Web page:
On our third day in Hunan we travelled to the Grand Canyon of Zhangjiajie and the Glass bridge that is suspended over it. This is about an hour bus journey from where we were staying and was not included in our National Forrest Park ticket. We decided to check out of our hostel in the valley and move to a hostel closer to the airport and Tianmen mountain for the last two days of our trip. The hostel staff allowed us to leave our luggage with them while we were out for the day as we weren’t relocating until the evening and also allowed me to put my DSLR camera behind the check in desk as you aren’t allowed cameras on the Glass Bridge (honestly I cannot recommend this hostel enough if you are visiting Zhangjiajie, they are super helpful and friendly and they have a dog… what more could you ask for?).
I would be lying if I said I wasn’t nervous for this particular day, I have a slight fear of heights and the idea of walking over a bridge entirely made of glass was giving me a bit of worry. We allowed ourselves half a day for the bridge and canyon combined, as we had a trip to Baofeng lake planned for the afternoon. If you can I would recommend giving yourself a full day for this experience as there is a lot to pack in! When arriving at the bridge make sure to enter within your allocated time slot that you were given when booking your ticket, the tickets are split into different entry times throughout the day to control the flow of people that pass over the bridge at a time. We were told that it was easy enough to change your time slot once you arrived at the entrance but we were rushed through the barriers in order to get through our gate at the right time, so I am not sure how true this actually is, in any case better safe than sorry. Once you are in, however, you can spend as much time on the bridge as you feel necessary, we ended up on there for an hour!!
Although named “the Glass Bridge” the reality is only sections of the bridge are glass. The rest is solid metal and I have to say I was kind of glad of this considering my fear of heights. It took me a little while to get used to but eventually, with the help of Justin, Mat and Karin, I managed to ease my way onto one of the glass sections of the bridge. Everything about standing that high up and being able to see teeny tiny people directly underneath your feet feels completely wrong, but it was an absolutely incredible experience at the same time! As is the norm in China we were stopped by multiple Chinese tourists and asked for our photographs, the boys’ gymnastics drew in quite a crowd, and of course we obliged, even stopping to have a chat with one of the guys who seemed just as excited to be talking to us as he was to be on the glass bridge.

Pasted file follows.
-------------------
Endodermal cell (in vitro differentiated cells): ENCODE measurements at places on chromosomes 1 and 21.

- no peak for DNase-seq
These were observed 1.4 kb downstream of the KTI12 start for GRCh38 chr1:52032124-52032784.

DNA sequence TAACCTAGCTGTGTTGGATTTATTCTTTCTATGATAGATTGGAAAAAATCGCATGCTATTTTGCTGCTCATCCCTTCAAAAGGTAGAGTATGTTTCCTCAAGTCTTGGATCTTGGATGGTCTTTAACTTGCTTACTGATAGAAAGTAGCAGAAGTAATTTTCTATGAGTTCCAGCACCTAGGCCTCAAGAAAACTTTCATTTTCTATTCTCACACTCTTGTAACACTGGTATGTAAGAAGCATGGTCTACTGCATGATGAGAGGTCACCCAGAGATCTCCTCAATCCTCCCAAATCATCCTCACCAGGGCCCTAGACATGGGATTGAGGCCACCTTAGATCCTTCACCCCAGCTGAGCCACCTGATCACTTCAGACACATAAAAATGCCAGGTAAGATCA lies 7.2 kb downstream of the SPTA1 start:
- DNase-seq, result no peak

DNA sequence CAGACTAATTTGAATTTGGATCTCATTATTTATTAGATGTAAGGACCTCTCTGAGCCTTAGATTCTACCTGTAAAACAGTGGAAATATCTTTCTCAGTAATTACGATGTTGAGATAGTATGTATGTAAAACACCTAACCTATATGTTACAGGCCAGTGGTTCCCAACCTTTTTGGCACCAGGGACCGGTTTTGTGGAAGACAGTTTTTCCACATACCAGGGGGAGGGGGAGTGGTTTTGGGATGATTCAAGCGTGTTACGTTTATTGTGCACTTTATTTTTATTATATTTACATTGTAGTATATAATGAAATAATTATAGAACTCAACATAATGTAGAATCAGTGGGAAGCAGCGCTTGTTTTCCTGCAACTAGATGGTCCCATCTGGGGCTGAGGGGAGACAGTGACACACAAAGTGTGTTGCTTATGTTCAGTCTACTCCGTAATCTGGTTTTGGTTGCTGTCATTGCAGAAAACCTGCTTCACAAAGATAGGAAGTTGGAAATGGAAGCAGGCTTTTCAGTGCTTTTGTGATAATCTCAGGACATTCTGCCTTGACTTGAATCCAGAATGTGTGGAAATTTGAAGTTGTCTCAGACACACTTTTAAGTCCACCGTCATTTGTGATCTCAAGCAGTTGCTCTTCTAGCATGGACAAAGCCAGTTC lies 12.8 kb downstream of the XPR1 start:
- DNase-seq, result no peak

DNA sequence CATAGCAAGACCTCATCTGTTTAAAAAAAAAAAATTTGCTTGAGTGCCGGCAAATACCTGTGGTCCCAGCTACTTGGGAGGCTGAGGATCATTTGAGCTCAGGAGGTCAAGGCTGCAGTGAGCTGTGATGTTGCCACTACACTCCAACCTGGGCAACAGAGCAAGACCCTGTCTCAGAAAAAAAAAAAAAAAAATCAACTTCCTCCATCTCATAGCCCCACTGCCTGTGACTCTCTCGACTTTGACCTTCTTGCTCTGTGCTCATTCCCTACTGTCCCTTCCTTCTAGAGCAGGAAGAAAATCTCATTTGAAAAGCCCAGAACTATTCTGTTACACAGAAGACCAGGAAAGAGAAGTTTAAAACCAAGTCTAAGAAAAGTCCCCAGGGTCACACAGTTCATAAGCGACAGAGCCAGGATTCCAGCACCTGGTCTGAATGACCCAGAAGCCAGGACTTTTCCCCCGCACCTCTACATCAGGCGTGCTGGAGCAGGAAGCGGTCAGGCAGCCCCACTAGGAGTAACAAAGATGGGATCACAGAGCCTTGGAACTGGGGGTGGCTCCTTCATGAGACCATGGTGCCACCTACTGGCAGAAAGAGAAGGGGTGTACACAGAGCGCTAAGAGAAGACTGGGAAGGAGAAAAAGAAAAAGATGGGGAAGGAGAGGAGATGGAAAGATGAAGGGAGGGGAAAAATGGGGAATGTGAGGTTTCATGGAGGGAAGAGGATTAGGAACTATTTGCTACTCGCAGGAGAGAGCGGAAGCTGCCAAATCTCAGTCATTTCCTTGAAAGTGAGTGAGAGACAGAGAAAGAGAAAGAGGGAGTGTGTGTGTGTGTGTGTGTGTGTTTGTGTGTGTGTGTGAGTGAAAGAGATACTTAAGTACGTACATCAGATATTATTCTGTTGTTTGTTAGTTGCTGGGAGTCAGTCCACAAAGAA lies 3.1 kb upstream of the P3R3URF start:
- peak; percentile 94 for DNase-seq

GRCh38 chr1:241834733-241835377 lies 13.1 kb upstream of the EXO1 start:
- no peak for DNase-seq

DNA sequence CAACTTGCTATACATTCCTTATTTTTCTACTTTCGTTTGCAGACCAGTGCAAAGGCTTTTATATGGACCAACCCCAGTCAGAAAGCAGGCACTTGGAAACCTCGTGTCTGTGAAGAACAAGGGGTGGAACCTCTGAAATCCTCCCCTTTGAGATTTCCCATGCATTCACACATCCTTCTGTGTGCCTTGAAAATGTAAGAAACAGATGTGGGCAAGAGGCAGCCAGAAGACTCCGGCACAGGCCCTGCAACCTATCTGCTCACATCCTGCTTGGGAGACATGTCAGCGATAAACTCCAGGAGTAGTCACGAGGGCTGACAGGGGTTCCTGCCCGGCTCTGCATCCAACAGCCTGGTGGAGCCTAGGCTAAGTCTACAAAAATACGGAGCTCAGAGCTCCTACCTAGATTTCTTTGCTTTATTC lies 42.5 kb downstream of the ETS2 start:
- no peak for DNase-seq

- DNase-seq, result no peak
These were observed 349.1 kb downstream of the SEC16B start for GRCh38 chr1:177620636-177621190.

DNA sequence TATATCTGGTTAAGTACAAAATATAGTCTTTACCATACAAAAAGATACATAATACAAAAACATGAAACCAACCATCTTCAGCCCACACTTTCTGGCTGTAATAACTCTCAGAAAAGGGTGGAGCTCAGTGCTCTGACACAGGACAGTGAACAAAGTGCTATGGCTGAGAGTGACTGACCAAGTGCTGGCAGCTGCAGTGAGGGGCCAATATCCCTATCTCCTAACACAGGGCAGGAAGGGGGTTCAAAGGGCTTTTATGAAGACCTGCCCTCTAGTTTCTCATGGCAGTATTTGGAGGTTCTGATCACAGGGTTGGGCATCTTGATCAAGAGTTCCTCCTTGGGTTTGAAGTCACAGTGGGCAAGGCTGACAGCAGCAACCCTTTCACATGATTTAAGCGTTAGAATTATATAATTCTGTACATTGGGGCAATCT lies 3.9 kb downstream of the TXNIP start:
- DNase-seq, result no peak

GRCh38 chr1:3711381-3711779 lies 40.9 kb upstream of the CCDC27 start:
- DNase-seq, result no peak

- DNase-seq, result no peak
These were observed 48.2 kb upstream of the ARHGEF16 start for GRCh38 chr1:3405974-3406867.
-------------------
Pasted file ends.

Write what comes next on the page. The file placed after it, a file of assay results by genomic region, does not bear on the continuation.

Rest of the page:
While the bridge is the main attraction of Zhangjiajie’s Grand Canyon, it is far from all it has to offer. Once off the bridge you make the long descent down into the canyon itself. About half way down there is the option to take an elevator the rest of the way, since we were on a time limit we decided to take this option (really a missed opportunity for a glass elevator if you ask me). From the canyon floor the bridge looks ridiculously high up! The silhouettes of the people walking across the glass sections appear to be no larger than ants and the stark contrast of their black outlines against the overcast sky was staggering.
This is where the true natural beauty of the Canyon begins to reveal itself. First with a waterfall that has burst it’s way through the side of the canyon wall appearing, as if from nowhere, about half way from the top. From this point every corner we turned revealed another surprise; from turquoise blue water to a zip line over the river and an ornate stone bridge to “Smuggler’s Cave”, all finally leading to a boat ride out of the canyon itself. This really is a full day out and somehow we managed to squeeze it all into half a day!
Baofeng lake was formed when the faults leading into the area were sealed up with concrete and the water level was allowed to rise. It is about 72 meters deep on average and covers around 15 hectares. It looks like a scene straight out of “Jurassic Park”; the water is an unbelievable shade of blue and the sand stone quartz pillars that Zhangjiajie is famous for tower above the lake, making it a walled off paradise on a good day. Even though it was overcast when we visited, the emerald green/turquoise water was still enough to take your breath away! The best way to see the lake is by taking a tour boat that lasts around 30 minutes, just don’t expect to understand anything unless you are fluent in Mandarin. Really though it was enough to just sit back and take in the beauty of the scenery, and the occasional Chinese folk singer who appeared from wooden huts on the lake as the boat drifted past…
Check out the Vlog from the this day here: https://youtu.be/aAgK7bx4Tp0
- Zhangjiajie 1982 Chujian International Youth Hostel: 135 yuan (£15 for 3 nights) http://www.booking.com/Share-ayycez
- Zhangjiajie Grand Canyon and Glass Bridge: 297 yuan (about £34) tickets are provided on a time slot basis and you must enter within your allocated time, no entry after 4:20pm.
- Zip line through the valley: 30 yuan per person (about £3)
- Baofeng lake: 98 yuan (about £9)
- Zhanjiajie National Forest park ticket: 248 yuan (about £27.60) allows entry to the park for 4 days.
- Local Bus: 10 yuan each way (about £1 per ticket)
2 Replies to “The Grand Canyon that Keeps on Giving: Zhangjiajie, Hunan, Day Three”
This is an amazing article and adventure. You just experienced so different things in a short time. Must really have been breathtaking!